Note from Vince: Emily was easily one of the hardest-working students I've had. I've gone through her story and bolded things I think are especially important. The biggest takeaway: doing really well, for most people, takes more work than they think!
I’m Emily! I studied Sociology and Communications at UCSD. I loved my academic/university experience and knew early in my college career that I would eventually like to pursue a graduate degree (and later settled on applying specifically for a Masters of Public Administration). After about a year out of college and working full time I decided I was ready to go back to school. I knew the first step in getting ready to apply was taking the GRE.
I had a feeling preparing for the GRE would be a pretty serious undertaking for someone like me. I had been out of school for a little while and felt that my study skills might be a little rusty. Moreover, I was never much of a math person and I knew that the GRE covered a pretty wide range of math topics. I came across Vince, who offered exactly what I was looking for—structured, small, personal classes taught by someone I could feel comfortable turning to with questions. I reached out to Vince, and before signing up for the class he encouraged me to take a Manhattan practice test, which was a great idea. I got an idea of where I was at (153 Q 157 V) and how much I needed to improve (Goal of 158 Q 160 V). Then I signed up!
During the bootcamp class I got a good feel for the test. I learned about the test sections and the different types of questions, as well as how to practice each of them. I took some time the day after every class to review what we had gone over the day before. What was really helpful about the class was that Vince provided a slide show about how to get started studying on your own and how to study at home. I ordered the Manhattan essential vocab words set and started to make my own flashcards, making one for each word that I came across in a problem that I didn’t know (this turned out to be very helpful—I remembered these words better because I had actually seen them in a problem rather than just on a flashcard). I also made a google doc where I kept all my practice essays and essay brainstorms. This was also really helpful-- both times that I took the GRE I had prompts that I had brainstormed for! Outside of vocab and essay practice, I spent most of my study time working through the ETS math review. I would study a section or two each day, depending on how long they were and how familiar I was with each topic. After reading through the section and taking notes, I would identify practice problems in the Manhattan 5 lb. book. It took me the whole 5 weeks to do this, studying for at least an hour almost every day after work-- and I regret not being more thorough in my first pass through the ETS Math Review. I did practice problems almost as if just to say I did them. My notes weren’t very legible, I didn’t try to re-do the problems I got wrong (I just looked at the answer), and I didn’t think about what I was learning from each problem. I regret rushing through the math review (I eventually went back through it again) and would recommend really focusing on a few problems rather than burning through a lot of problems.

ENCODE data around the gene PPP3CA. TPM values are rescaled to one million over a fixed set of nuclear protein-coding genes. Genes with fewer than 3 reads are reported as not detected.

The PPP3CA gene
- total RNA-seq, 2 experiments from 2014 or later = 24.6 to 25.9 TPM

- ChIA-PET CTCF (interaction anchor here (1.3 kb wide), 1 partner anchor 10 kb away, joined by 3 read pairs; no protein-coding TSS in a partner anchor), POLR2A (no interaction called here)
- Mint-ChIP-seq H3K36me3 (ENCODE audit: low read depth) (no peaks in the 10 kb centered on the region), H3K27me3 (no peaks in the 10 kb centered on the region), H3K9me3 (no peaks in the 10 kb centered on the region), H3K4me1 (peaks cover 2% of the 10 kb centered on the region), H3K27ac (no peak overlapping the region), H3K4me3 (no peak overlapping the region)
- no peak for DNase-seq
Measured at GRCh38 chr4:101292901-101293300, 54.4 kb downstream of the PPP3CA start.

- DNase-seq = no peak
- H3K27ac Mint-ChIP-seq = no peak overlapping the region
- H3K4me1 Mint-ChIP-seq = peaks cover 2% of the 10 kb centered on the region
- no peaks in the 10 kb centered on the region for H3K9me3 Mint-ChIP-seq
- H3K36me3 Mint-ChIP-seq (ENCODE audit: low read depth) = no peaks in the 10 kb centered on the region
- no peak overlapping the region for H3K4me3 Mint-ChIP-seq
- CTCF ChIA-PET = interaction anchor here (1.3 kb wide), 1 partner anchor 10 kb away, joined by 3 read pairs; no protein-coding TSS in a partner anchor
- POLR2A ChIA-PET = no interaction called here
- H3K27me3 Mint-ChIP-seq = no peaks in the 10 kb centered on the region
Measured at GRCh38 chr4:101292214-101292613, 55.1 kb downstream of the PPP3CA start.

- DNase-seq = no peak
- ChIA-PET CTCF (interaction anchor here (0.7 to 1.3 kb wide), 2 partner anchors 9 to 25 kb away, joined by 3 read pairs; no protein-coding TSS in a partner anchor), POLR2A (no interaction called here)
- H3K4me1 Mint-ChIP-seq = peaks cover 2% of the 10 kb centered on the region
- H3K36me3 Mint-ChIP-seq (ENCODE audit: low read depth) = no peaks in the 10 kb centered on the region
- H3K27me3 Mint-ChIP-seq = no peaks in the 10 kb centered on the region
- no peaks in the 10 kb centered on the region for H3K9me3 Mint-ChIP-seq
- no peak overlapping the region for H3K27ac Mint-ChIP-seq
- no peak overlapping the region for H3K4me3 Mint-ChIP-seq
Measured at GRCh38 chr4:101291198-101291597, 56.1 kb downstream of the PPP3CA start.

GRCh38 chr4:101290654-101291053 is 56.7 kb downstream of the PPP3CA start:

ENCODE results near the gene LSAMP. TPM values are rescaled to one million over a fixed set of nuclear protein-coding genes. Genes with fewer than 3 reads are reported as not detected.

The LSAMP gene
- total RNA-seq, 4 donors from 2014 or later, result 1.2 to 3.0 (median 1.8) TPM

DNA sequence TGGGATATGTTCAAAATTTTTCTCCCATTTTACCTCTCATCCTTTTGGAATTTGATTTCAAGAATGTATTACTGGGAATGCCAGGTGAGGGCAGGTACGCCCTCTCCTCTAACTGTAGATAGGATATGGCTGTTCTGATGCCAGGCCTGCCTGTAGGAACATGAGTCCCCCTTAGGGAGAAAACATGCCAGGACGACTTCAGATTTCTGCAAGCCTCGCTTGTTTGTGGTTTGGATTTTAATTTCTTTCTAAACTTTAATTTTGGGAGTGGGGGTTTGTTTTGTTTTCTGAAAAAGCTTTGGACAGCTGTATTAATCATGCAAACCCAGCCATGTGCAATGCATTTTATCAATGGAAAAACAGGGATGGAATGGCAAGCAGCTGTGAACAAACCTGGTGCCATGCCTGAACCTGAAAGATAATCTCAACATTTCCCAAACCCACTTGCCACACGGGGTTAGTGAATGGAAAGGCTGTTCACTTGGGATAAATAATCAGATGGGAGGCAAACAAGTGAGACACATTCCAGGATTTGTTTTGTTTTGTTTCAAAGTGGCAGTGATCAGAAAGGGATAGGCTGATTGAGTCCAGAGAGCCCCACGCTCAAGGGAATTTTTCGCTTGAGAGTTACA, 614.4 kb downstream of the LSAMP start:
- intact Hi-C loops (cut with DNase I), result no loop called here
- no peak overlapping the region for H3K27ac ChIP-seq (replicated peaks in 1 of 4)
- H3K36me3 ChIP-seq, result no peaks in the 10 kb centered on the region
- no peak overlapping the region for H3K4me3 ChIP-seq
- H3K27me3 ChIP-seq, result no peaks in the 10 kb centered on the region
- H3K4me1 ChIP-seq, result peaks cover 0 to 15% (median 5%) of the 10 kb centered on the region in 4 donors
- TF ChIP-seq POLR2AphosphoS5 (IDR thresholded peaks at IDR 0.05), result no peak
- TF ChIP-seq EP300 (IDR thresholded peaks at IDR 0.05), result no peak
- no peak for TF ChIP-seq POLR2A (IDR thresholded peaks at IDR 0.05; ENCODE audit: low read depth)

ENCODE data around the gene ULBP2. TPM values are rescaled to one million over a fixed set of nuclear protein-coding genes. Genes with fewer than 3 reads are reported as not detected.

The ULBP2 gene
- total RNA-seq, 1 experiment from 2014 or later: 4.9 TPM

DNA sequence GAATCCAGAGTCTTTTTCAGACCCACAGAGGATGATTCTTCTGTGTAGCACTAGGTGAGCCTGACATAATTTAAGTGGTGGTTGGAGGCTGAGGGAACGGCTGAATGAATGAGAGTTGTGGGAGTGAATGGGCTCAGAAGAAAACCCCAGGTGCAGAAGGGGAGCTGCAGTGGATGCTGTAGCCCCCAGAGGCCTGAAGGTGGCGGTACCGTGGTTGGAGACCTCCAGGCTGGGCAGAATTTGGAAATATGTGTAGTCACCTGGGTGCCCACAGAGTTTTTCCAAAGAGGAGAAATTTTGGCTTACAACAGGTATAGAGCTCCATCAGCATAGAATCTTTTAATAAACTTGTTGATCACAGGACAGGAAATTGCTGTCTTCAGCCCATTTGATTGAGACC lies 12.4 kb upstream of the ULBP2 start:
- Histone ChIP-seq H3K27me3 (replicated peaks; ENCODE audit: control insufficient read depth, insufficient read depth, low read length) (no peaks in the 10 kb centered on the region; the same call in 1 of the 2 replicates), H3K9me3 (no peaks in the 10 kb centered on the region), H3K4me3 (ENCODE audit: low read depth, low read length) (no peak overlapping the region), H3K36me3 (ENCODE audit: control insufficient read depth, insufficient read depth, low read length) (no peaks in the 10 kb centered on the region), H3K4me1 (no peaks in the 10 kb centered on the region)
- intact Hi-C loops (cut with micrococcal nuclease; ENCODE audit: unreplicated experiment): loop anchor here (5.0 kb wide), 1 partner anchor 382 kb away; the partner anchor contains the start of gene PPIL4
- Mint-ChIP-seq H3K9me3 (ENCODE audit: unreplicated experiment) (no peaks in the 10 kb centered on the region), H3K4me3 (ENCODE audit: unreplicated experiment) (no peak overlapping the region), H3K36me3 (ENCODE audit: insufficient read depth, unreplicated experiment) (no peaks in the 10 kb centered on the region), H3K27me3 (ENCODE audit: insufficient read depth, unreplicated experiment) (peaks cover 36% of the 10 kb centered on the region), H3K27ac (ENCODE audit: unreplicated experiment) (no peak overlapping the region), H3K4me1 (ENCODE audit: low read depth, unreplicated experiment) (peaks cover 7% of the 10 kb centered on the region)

Overall, I felt like the class was a good introduction to the test and studying, covered important test topics, and provided lots of information on things to study and how to study at home. I knew however that I still had a long way to go before being prepared to take the test.